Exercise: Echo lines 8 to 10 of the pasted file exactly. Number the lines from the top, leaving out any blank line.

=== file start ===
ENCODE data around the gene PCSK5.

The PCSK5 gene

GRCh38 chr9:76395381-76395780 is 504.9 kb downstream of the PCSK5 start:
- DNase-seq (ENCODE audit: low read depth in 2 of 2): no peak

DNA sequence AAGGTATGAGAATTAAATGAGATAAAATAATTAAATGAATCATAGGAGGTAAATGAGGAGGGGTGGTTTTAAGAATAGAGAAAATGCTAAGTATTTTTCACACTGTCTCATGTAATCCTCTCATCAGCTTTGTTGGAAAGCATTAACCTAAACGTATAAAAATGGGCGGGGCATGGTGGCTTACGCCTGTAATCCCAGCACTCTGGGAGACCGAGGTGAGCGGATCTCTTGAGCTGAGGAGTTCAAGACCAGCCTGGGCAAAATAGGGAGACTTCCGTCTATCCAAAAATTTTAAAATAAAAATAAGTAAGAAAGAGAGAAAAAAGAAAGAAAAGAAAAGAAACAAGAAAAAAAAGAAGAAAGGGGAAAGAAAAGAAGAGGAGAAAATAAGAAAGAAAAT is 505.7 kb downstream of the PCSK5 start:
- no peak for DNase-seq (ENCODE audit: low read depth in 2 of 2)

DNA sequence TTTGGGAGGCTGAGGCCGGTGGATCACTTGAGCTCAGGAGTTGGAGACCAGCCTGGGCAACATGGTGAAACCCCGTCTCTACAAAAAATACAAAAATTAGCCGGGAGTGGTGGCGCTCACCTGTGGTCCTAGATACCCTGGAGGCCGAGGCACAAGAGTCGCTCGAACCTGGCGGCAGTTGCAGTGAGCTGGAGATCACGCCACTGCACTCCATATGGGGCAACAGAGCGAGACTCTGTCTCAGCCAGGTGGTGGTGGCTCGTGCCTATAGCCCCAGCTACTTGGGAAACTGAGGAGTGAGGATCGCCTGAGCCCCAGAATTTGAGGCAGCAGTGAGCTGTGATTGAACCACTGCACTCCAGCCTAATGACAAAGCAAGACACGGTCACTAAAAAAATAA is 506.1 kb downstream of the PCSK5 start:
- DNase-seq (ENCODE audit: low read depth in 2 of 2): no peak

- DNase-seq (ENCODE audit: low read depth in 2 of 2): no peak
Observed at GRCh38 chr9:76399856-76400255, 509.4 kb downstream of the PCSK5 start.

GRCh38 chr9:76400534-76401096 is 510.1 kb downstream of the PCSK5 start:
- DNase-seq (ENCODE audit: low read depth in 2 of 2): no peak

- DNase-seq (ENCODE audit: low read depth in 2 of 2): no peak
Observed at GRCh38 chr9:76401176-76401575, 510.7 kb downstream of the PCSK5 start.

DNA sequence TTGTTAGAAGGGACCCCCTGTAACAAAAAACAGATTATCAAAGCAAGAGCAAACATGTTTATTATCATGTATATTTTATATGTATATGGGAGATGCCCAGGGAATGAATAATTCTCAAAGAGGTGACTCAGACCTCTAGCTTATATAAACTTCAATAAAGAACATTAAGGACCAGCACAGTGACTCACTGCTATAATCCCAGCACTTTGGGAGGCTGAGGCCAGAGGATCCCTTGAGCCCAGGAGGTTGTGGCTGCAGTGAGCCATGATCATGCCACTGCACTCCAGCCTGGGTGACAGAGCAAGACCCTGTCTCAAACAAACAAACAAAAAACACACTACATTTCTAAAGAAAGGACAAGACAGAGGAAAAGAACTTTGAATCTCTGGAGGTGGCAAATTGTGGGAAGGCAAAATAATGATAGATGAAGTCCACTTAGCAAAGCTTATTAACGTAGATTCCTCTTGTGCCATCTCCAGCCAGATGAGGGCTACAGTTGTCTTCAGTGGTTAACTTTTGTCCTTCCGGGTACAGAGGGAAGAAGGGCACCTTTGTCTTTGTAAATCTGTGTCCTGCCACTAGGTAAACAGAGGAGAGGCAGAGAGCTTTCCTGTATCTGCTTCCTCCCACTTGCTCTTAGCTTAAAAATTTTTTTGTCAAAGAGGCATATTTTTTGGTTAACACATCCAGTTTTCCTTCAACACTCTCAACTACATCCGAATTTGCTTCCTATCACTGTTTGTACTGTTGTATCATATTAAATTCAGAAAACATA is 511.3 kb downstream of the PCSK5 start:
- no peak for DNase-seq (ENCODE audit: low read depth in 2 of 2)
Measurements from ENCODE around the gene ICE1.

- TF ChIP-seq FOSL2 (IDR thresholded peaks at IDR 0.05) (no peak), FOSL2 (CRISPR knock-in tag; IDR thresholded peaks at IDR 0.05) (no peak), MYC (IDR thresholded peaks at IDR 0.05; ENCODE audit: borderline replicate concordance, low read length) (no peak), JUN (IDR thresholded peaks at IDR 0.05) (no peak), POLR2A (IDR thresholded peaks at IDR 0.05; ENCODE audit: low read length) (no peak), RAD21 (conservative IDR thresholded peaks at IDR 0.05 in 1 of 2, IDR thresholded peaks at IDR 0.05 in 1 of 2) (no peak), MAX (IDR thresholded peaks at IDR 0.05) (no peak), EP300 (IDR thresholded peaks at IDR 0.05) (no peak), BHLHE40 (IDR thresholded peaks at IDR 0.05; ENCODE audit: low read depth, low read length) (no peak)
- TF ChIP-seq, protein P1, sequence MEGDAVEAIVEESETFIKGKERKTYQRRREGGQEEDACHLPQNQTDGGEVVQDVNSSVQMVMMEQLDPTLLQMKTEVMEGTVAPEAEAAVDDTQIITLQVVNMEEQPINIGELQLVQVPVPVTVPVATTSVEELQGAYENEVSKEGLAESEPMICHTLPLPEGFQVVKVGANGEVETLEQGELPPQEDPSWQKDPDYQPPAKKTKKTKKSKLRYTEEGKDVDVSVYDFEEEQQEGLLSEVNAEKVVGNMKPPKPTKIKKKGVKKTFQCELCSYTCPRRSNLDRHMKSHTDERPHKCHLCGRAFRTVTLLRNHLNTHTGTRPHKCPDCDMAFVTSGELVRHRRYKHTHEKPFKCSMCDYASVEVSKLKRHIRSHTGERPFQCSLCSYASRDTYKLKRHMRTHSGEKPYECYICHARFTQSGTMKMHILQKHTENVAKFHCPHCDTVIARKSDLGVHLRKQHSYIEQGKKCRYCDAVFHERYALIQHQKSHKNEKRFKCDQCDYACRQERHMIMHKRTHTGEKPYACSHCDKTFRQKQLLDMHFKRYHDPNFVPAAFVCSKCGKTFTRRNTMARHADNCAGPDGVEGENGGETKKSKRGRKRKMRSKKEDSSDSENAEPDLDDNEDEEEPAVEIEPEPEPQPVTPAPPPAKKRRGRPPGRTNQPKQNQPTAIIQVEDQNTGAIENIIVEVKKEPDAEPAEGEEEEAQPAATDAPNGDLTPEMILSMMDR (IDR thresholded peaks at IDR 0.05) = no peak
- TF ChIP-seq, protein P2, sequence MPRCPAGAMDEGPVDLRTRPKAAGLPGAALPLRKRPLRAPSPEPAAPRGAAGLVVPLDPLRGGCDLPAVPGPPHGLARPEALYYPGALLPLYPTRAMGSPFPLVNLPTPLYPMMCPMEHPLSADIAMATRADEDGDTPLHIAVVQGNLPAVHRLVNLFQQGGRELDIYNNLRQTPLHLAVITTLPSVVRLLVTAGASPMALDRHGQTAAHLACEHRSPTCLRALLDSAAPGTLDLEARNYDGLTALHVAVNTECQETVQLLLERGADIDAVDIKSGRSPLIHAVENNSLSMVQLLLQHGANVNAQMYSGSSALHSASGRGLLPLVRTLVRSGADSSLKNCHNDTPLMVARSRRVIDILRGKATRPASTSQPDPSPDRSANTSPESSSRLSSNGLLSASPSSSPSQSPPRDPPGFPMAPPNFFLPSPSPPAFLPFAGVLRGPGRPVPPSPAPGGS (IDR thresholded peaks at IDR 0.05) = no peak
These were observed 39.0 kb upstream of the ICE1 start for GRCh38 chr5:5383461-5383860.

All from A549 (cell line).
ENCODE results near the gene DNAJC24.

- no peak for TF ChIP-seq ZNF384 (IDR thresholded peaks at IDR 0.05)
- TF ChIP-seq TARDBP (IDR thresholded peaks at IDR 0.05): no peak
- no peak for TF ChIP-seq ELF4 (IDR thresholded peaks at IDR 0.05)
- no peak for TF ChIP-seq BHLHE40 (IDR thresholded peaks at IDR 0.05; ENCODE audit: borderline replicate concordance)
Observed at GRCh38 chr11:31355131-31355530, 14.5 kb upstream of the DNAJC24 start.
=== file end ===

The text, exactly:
- DNase-seq (ENCODE audit: low read depth in 2 of 2): no peak

- DNase-seq (ENCODE audit: low read depth in 2 of 2): no peak
Observed at GRCh38 chr9:76399856-76400255, 509.4 kb downstream of the PCSK5 start.